This film was released in 2002 and in my opinion, is an underrated classic, a film that covers a dozen genres and never settles on one, ranging from romantic comedy to spy thriller to existential exploration. Despite a decent rating of 7 of IMDb it seems to have slipped from cinematic consciousness. Confessions Of A Dangerous Mind was the directorial debut of George Clooney and was the start of an up and down career as a director, in my view, this is his best film. The screenplay was written by Charlie Kaufman, a writer and director behind such weird gems as Being John Malkovich and Eternal Sunshine of the Spotless Mind.
“I am responsible for polluting the airwaves with mind-numbing, puerile entertainment. In addition, I have murdered thirty-three human beings.”
Okay, there’s a bit to explain about the background of this film. Confessions of a Dangerous Mind is based on the book of the same name by Chuck Barris, not a household name in the UK but he is very famous in America as the inventor of hit TV shows like The Dating Game (Blind Date to us Brits), The Newlywed Game, The Gong Show and others. That already might be enough for an interesting film but in the book Barris claims that as well as being a TV producer he was a hitman for the CIA. The film explores both aspects of this bizarre life.
“Rather than killing ourselves trying to find good acts… we just put on bad ones and kill them!”
Sam Rockwell plays Barris in what was a string of roles of Rockwell playing oddballs, Clooney is his CIA handler, and Drew Barrymore is Barris’ on again off again girlfriend – the two have an exceedingly modern relationship. Julia Roberts and Rutger Hauer pop up to round out the spy team and there are great cameos for the contestants of The Dating Game.
Rockwell is brilliant as Barris. He plays a distinctly unlikable character – manipulative, violent, cruel while at the same time having genuine charisma. Barris’ impact on television was huge and Rockwell pitching The Dating Game is a surreal moment of someone suggesting something that is in many ways obvious but nobody had done it. Barris is never content and always coming up with new games – including the incredibly titled The Game Game – and just his desperate and at times ingenious climb to the top of television is riveting. Then comes the CIA. Barris kills people, personally, with his own hands and the CIA is hardly particularly scrupulous about who ends up dead. Rockwell manages to hold the idea that these two very different careers can be successfully combined in one man.
Clooney is a typical 1950s Cold War American establishment type, constantly tempting Chuck with the more interesting and more perhaps more fulfilling life of a hitman. Drew Barrymore is charming as always as the hippy free-spirit woman who will just about put up with all of Barris’ nonsense (bear in mind she knows nothing of his CIA double-life).
“When you are young, your potential is infinite. You might do anything, really.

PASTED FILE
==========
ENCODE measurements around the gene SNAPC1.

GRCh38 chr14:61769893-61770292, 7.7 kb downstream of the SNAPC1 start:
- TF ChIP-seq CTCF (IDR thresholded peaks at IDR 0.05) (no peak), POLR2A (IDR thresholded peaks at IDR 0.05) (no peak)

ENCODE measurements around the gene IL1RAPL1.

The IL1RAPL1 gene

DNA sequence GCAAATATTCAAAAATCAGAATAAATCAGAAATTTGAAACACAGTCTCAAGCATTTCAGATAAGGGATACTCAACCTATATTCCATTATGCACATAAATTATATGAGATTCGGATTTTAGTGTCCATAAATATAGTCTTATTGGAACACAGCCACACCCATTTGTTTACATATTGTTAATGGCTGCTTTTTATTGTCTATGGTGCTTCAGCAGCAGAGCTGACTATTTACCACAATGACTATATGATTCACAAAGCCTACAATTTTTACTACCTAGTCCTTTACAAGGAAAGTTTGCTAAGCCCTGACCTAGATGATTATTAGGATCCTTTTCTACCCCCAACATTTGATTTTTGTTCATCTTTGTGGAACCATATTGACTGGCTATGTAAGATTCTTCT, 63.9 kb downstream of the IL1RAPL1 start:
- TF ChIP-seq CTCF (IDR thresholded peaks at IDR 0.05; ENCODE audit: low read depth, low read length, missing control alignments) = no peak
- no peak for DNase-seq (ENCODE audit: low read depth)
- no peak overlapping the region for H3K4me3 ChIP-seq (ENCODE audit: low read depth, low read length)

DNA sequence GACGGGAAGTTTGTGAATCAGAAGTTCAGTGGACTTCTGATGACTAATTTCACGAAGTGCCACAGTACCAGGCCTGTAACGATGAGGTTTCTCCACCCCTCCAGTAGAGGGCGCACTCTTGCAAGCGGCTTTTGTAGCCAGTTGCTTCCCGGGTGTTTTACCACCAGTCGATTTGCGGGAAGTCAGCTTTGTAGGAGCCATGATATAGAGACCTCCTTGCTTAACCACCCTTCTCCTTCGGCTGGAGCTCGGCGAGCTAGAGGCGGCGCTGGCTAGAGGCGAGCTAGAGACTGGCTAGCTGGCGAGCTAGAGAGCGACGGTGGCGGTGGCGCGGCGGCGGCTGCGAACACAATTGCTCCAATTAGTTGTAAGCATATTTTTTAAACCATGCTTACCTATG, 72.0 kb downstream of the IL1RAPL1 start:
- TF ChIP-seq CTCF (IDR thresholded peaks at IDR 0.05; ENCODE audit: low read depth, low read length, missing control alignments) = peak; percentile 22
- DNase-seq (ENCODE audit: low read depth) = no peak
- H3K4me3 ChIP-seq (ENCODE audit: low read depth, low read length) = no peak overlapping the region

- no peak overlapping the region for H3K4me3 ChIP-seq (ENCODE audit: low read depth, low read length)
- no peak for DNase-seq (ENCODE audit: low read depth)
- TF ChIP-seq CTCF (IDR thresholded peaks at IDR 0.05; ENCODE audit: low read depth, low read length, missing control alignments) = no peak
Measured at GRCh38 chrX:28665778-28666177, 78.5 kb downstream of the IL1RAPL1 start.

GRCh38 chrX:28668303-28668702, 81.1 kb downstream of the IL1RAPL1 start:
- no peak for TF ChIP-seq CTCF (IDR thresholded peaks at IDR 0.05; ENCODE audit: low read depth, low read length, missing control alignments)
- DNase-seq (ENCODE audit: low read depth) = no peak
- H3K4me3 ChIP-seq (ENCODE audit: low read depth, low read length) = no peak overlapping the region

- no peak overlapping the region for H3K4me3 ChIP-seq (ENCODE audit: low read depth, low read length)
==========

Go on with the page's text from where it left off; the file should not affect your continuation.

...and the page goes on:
The film really is about Chuck Barris and his idea of success. He takes up the CIA hitman job when he thinks his life is going nowhere and as soon as he becomes successful regrets this rather extreme side of his life. Barris is extremely driven, starting in the NBC page programme (the same programme as Kenneth in 30 Rock is part of) and determined to work his way up. Barris is also quite odd – he regularly starts fights in bars despite being no good at fighting, his dating life is somewhat unusual and is also comfortable killing people. It may be noticed that what Barris makes are game shows, exceedingly low rent gameshows as well, The Gong Show was a talent contest and in the film Barris is credited with having the idea that a talent show doesn’t need people with talent – in fact, it’s more entertaining to watch talentless people fail. Throughout the film people confront Barris about making “garbage” television, with him putting on a veneer that success is all that matters but there is the lingering feeling that that is not the truth. After all, this is a man who legitimately wonders what’s a better life – making gameshows or killing people?
“I’m not killing people… my future’s in television”
Not long after the book was published Barris admitted that he had never worked for the CIA, he had simply made that up. Apparently, in his youth, he had applied for the CIA but had been unsuccessful and this book was partly imagining what that life might have been like. This is never really addressed in the film although the audience is prodded to question just how a reliable narrator Barris is.
For me this film is all about Barris trying to work out if his life was well-spent, was he successful, whatever views he really had on his television shows, whether he saw them as successful light entertainment that made people happy or he thought them brain-dead garbage we don’t know, but it is perhaps telling he had to invent a whole other life for himself as a CIA hitman so perhaps he wasn’t entirely satisfied.
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